1. Richard Negrin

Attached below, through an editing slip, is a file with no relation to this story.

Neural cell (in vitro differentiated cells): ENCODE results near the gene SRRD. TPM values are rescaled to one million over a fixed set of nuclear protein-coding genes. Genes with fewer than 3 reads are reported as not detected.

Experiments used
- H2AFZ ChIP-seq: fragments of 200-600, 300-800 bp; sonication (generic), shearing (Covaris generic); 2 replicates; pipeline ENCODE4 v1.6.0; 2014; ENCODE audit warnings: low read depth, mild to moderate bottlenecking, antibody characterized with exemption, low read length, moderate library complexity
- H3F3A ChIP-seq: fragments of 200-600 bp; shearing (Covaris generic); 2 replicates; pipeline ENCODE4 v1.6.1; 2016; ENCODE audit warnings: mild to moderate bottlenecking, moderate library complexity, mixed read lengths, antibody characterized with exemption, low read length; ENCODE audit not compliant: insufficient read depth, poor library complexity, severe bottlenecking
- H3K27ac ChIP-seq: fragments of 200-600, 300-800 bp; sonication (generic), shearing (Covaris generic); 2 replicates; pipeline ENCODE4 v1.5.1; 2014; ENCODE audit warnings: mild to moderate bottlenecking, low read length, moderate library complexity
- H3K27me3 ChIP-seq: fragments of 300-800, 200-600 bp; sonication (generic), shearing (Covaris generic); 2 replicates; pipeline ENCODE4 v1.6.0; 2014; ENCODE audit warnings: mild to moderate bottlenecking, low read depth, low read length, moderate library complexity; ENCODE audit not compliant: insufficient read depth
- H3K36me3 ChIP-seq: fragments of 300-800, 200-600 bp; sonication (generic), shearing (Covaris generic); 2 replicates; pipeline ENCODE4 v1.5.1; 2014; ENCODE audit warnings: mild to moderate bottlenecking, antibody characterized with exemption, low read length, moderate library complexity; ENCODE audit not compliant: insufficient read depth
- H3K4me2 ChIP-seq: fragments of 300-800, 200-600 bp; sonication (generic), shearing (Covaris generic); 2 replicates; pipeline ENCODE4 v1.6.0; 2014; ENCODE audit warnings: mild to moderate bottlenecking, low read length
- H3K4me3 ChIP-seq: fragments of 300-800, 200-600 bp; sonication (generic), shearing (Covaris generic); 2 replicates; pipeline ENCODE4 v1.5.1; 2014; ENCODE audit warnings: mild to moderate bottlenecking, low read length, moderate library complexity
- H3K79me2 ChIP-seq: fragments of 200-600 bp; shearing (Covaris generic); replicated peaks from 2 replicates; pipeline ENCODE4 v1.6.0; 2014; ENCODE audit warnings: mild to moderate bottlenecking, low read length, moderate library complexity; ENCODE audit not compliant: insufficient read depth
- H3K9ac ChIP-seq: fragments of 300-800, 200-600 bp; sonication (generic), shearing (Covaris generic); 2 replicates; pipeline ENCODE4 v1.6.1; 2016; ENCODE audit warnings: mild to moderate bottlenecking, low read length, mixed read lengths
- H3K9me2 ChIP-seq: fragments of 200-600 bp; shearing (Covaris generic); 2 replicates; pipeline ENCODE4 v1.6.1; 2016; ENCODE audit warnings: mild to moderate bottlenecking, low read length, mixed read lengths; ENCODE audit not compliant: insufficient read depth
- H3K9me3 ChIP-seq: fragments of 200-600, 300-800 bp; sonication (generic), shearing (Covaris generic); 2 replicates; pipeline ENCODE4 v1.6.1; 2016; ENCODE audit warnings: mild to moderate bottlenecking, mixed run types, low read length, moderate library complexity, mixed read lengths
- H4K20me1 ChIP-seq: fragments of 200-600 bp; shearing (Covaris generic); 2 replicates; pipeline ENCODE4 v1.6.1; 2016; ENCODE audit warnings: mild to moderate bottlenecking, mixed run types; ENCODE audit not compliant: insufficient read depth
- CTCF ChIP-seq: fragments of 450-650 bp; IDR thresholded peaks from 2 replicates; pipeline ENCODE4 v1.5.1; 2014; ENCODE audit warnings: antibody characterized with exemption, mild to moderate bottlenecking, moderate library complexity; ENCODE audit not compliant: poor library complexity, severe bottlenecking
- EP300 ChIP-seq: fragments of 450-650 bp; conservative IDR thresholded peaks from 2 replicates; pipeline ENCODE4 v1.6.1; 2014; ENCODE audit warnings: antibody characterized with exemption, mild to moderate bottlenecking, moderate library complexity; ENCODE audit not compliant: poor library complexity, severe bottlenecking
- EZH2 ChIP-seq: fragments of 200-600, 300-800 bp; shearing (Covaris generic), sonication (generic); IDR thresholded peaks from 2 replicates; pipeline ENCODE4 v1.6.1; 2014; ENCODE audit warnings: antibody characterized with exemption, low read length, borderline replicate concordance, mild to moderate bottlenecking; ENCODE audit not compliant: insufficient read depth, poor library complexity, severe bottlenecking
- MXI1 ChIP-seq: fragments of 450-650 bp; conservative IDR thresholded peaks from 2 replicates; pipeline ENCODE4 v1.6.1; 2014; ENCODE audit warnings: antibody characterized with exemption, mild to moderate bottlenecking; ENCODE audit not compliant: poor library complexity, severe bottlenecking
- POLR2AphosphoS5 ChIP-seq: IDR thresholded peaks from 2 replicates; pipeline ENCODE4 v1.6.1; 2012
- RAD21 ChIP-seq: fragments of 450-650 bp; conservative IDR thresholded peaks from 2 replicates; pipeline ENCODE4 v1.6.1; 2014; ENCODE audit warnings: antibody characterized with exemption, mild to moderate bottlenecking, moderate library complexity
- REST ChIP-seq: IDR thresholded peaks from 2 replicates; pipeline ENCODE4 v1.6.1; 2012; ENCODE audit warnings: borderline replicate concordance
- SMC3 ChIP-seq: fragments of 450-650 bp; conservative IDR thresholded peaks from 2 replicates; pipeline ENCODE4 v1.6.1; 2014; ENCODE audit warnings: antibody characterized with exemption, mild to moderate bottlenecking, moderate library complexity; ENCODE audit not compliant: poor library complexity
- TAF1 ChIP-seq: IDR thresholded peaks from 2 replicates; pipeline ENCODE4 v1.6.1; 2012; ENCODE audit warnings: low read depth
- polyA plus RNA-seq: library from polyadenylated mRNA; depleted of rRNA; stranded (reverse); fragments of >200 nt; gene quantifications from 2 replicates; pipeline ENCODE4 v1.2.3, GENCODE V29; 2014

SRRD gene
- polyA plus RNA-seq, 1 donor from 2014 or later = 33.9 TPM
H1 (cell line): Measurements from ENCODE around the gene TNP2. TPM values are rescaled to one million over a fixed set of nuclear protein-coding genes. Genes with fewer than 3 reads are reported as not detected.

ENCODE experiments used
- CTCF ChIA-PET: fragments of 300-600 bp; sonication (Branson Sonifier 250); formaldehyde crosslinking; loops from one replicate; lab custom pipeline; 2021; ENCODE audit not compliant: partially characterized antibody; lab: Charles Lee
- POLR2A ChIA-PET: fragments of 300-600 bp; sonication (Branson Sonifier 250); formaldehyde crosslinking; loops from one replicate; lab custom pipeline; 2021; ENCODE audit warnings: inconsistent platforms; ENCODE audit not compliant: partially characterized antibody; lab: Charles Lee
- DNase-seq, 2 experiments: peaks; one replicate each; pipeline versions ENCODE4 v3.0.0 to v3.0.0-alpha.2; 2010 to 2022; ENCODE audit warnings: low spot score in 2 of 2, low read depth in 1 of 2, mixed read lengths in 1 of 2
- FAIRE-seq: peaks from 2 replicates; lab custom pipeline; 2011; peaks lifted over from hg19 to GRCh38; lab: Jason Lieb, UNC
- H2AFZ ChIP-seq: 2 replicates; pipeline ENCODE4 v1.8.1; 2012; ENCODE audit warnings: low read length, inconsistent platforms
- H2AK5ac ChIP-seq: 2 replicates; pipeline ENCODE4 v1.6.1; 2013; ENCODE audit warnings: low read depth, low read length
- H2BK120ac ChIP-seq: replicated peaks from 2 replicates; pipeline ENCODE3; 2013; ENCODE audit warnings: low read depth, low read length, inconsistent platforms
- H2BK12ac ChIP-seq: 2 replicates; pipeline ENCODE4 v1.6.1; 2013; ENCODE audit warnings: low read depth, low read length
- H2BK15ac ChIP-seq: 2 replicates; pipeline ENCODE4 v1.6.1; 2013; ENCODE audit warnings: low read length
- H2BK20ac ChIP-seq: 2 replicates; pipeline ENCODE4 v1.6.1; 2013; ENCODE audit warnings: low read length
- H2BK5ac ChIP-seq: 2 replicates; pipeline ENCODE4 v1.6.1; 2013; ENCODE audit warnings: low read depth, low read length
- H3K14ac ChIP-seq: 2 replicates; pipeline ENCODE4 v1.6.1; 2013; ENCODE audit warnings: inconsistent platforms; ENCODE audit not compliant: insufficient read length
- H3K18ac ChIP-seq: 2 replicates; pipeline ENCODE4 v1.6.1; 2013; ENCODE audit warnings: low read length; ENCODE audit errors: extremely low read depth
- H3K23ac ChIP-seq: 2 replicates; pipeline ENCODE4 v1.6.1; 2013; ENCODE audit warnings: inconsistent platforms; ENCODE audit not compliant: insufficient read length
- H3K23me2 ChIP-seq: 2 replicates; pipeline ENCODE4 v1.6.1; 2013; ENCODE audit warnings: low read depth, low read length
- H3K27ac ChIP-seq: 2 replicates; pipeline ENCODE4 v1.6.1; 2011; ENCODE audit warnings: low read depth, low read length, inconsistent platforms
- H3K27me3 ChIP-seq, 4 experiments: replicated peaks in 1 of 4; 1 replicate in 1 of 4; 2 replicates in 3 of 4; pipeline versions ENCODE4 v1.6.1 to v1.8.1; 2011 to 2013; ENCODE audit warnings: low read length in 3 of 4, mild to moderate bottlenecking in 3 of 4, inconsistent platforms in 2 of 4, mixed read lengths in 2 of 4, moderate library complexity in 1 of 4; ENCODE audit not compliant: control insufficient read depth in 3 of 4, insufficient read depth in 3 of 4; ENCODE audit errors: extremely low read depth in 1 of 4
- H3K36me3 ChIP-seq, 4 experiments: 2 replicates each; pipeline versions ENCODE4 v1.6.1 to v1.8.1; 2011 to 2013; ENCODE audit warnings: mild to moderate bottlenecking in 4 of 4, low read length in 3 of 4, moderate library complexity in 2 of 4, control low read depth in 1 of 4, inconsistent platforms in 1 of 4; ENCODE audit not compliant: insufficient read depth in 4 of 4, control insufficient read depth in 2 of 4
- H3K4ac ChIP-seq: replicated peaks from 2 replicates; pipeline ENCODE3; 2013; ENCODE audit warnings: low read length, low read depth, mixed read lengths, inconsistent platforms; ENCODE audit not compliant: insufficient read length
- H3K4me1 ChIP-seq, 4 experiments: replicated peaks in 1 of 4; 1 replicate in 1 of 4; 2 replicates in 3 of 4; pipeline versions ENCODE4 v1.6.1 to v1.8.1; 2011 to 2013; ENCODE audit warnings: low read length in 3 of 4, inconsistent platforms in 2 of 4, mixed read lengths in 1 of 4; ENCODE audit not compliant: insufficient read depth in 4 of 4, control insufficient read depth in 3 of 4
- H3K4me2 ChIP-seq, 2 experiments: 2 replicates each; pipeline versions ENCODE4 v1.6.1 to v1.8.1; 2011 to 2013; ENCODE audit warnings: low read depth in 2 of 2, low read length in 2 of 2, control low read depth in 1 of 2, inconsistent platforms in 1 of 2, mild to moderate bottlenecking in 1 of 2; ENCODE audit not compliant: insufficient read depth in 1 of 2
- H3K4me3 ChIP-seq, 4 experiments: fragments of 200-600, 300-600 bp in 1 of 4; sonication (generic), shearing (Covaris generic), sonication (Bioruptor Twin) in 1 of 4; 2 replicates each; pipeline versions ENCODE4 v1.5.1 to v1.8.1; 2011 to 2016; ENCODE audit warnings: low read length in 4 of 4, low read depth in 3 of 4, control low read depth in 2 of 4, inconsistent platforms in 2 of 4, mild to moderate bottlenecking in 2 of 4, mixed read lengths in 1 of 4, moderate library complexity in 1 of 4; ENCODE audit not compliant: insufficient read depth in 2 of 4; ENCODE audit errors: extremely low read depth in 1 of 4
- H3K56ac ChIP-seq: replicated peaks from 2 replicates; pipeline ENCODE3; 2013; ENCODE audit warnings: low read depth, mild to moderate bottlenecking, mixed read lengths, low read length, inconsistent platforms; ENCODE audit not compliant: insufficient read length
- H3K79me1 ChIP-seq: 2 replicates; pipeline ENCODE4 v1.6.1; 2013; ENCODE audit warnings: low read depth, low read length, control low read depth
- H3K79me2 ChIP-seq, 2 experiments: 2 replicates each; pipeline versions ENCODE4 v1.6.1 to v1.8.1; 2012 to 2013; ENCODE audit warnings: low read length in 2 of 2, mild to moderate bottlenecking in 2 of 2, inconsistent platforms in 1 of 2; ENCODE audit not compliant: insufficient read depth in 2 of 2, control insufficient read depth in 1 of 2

Experience — professional, personal, and strategic — is why Rich Negrin is the best bet for DA. Arguably, every professional and personal move in Negrin’s life has prepared him for this job. He has served as an assistant district attorney and city managing director. He has a compelling life story that exemplifies his personal resilience and echoes many of the social-justice issues affecting the city: He’s the son of a Cuban immigrant and a victim of gun violence, and he’s confronted tough crime throughout his entire life. While the ethics of our current DA are shaky, Negrin has steered clear of high-profile scandals and served on the city’s Board of Ethics. On a strategic level, the endorsements he has received have a very diverse and broad local appeal that makes him appear as the safest choice. Some of those endorsements, such as one from the Fraternal Order of the Police (FOP), might have some rightfully concerned that Negrin is too much of an establishment pick. But perhaps an establishment favorite with a clean record and undeniable experience wouldn’t be such a bad idea. Securing endorsements from all sectors of the local justice system willing to sit at the table with him is the kind of diplomacy that the DA’s office currently needs. Finally, Negrin would be the first Latino ever elected as Philly’s top prosecutor — imagine what kind of progressive statement that would make for our sanctuary city during a Trump presidency.